In the desert, they encounter the three “wise men from the east”, Melchior, Gaspar, and Balthazar, on their way to Bethlehem.   Although the narrator – the incomparable Oscar-winning screen legend Greer Garson (Mrs. Miniver, Pride and Prejudice) – tells us these three are from the “Orient”, they actually represent three very different racial types.  In Western church tradition, Melchior is depicted as a king of Persia, Gaspar as a king of India, and Balthazar as a king of Arabia.  In The Little Drummer Boy, Melchior looks like Henry the 8th, Gaspar is a tall slender African wearing a turban, and Balthazar looks like a Chinese stereotype.  Paul Frees – a regular Rankin/Bass collaborator – voices all three.  Gaspar does most of the talking and Frees gives him a deep, “Ol’ Man River” kind of voice.  At least he doesn’t go for an “Oriental” accent for Balthazar.  I found the depictions of the wise men odd (Africans and Europeans from the east?), but not offensive – it’s certainly mild compared to other ethnic stereotypes in animation of this era (Mr. Magoo’s houseboy Cholly springs to mind).  The most offensive stereotype in The Little Drummer Boy is the depiction of an Arab (Ben Haramed) as a crook – a stereotype still abundant in US pop culture – but at least he’s being voiced by the suave José Ferrer (Cyrano de Bergerac, Moulin Rouge) who makes Ben Haramed charming.

The magi need a new camel, and Ben Haramed sells Aaron’s camel friend, Joshua, to them.  Aaron refuses his “share” of the gold Ben Haramed gets in his deal and goes off in search of Joshua.  They follow the star to the town of Bethlehem and see the shepherds doing the same.  Aaron finds Joshua among the crowds gathered at the stable, but before he can rescue him Baa Baa, the lamb, gets run over by a speeding Roman chariot.  Distraught, Aaron approaches the stable and is filled with wonder at the sight at the manger.  After King Gaspar presents his gift to the baby Jesus, Aaron asks him to save Baa Baa, but Gaspar tells him he is a mere “mortal king” and suggests that the “king among kings” could help him.  Aaron does not understand how this is possible, and Gaspar explains that he does not need to understand he should only go to him.  “But I have no gift to bring,” explains Aaron, which of course cues the Vienna Boys Choir to begin singing “The Little Drummer Boy.”  Aaron plays his drum for the infant Jesus, and all around nod their heads in encouragement.  This heartfelt gift, “given out of the simple desperation of pure love” is rewarded with his lamb being healed.  The story ends with the voice of Greer Garson proclaiming, “Blessed are the pure in heart, for they shall see God”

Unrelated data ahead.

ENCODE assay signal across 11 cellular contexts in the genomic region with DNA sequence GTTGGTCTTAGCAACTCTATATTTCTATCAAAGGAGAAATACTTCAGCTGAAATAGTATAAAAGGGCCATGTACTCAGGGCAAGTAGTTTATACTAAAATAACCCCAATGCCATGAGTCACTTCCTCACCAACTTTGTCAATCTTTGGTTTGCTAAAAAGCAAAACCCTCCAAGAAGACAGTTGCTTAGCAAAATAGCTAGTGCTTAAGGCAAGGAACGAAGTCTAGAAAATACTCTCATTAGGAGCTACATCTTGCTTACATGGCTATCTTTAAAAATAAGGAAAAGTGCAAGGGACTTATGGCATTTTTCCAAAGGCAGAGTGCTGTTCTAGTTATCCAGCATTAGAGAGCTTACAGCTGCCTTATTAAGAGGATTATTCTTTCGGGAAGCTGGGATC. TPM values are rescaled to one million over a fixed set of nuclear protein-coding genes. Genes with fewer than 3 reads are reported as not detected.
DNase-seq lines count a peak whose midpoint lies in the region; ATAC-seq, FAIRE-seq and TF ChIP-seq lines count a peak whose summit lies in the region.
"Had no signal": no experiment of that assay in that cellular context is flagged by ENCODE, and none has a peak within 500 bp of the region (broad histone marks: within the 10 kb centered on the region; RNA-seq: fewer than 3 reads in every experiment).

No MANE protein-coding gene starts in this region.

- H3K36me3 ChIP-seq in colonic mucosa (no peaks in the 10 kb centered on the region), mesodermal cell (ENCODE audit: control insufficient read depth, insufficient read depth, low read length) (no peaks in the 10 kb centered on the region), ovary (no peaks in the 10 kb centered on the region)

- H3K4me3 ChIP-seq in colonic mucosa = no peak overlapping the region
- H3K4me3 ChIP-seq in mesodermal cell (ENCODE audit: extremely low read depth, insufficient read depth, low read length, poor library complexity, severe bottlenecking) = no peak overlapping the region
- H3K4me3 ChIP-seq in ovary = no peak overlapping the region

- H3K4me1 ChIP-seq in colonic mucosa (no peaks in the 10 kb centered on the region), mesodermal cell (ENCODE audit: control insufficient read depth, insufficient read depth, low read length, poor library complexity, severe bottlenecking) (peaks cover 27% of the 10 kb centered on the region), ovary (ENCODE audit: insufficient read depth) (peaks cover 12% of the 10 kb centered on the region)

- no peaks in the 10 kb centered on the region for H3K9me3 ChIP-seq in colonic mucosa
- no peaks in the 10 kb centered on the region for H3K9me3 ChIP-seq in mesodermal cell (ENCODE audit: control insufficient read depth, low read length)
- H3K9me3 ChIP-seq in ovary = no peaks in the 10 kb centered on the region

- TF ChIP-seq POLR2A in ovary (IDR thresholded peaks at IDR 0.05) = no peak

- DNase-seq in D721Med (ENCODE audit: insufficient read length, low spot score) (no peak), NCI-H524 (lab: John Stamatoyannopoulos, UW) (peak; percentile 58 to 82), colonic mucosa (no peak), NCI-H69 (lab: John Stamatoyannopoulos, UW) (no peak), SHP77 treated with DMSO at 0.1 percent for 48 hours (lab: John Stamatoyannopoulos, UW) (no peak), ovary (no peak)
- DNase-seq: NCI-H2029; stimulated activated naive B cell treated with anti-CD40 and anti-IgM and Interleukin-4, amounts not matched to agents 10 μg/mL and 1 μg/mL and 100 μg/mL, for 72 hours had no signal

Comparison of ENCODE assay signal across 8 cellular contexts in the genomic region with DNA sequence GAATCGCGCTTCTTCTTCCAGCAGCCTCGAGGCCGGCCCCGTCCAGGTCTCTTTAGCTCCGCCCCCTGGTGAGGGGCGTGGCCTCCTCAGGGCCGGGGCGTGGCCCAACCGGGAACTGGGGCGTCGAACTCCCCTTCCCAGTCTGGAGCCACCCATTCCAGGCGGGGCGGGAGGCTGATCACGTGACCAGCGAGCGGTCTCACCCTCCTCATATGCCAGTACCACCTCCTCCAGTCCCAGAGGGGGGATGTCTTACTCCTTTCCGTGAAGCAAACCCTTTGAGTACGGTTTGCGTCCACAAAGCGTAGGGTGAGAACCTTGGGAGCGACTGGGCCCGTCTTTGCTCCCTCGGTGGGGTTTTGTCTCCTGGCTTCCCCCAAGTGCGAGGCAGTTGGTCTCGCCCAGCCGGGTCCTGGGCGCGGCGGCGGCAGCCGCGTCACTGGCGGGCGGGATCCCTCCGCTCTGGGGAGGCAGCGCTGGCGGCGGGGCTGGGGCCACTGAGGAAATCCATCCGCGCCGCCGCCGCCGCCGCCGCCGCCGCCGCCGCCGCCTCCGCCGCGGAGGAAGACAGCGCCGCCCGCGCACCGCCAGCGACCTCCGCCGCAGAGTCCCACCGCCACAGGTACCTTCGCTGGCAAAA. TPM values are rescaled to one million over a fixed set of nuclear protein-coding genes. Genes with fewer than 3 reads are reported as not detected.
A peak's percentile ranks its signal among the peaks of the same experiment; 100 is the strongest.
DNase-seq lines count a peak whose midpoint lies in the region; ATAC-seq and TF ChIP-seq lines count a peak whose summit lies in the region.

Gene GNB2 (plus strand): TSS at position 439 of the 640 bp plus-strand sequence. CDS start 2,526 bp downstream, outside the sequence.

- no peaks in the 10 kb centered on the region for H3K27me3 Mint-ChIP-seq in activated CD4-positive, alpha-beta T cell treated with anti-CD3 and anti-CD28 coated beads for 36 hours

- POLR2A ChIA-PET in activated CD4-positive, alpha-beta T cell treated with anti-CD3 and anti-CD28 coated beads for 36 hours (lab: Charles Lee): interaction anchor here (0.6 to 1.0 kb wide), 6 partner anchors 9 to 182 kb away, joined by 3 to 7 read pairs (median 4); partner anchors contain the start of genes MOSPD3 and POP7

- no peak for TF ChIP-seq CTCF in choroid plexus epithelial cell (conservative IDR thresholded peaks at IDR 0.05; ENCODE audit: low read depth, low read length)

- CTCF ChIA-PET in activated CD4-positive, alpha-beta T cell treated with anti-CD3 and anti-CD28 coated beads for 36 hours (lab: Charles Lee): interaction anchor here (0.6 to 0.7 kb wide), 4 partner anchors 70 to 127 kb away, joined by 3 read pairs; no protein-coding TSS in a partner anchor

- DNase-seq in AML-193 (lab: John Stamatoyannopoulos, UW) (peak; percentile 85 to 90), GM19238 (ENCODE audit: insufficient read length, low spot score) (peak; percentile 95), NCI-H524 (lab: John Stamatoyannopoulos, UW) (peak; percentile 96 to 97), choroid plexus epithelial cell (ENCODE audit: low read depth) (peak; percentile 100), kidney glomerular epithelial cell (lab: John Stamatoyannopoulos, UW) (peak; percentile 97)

The Little Drummer Boy was restored in 2005 for DVD release, but they did not go overboard with digitally remastering it to look pristine.  The flecks and scratches of the film are still present, but the colours are good and the soundtrack is very clean.   While I do think that animation classics should be preserved and restored, I do not like it when they go too far so I was glad to see that the Rankin Bass films have kept their unique 1960s charm.  There is an odd little moment where Paul Frees reads one line of narration instead of Greer Garson – but only keen listeners would really notice this.  Perhaps she was unavailable to record additional dialogue?  There is no explanation for this in Rick Goldschmidt’s The Enchanted World of Rankin/Bass.


The Japanese staff do not receive any onscreen credit.  While the script and design were all done State-side, the task of making the puppets and doing the Animagic stop motion animation went to Tad Mochinaga’s MOM Productions in Tokyo.  Arthur Rankin normally supervised the Rankin Bass animation projects in Japan, but grunt animation work was done by Takeo Nakamura (中村武雄) and Hiroshi Tabata (田畑博司).  The sets are truly spectacular and the puppets have been beautifully crafted.  The stop motion has been expertly done, with a wide variety of camera distances and angles.  There are nice little touches such as the credits superimposed over the drum and the use of light to denote holiness.  My favourite moment is Baa Baa dancing to Aaron’s drum.  Although I prefer “The Insane Paganism of Rankin and Bass”, the final manger sequence of Aaron playing his drum to the sound of the Vienna Boys Choir is undeniably lovely. 

Songs:
“When the Goose is Hanging High” (José Ferrer)
“Why Can’t the Animals Smile?” (Ted Eccles)
“One Star in the Night” (The Vienna Boys Choir)
“The Little Drummer Boy” (The Vienna Boys Choir)

Produced and Directed by:
Jules Bass
Arthur Rankin Jr.

Animation (uncredited):
Takeo Nakamura (中村武雄)
Hiroshi Tabata (田畑博司)

Teleplay:
Romeo Muller

Production Design:
Charles Frazier

Sound:
Jim Harris
Phil Kaye

Music:
Colin Romoff

Continuity:
Don Duga

Cast:
José Ferrer as Ben Haramed
Paul Frees as Aaron’s Father / the Magi
June Foray as Aaron’s Mother
Ted Eccles as Aaron
Greer Garson as Our Story Teller
The Vienna Boys Choir (Wiener Sängerknaben)

Production Companies:
Rankin/Bass Productions
MOM Productions (uncredited)


Catherine Munroe Hotes 2013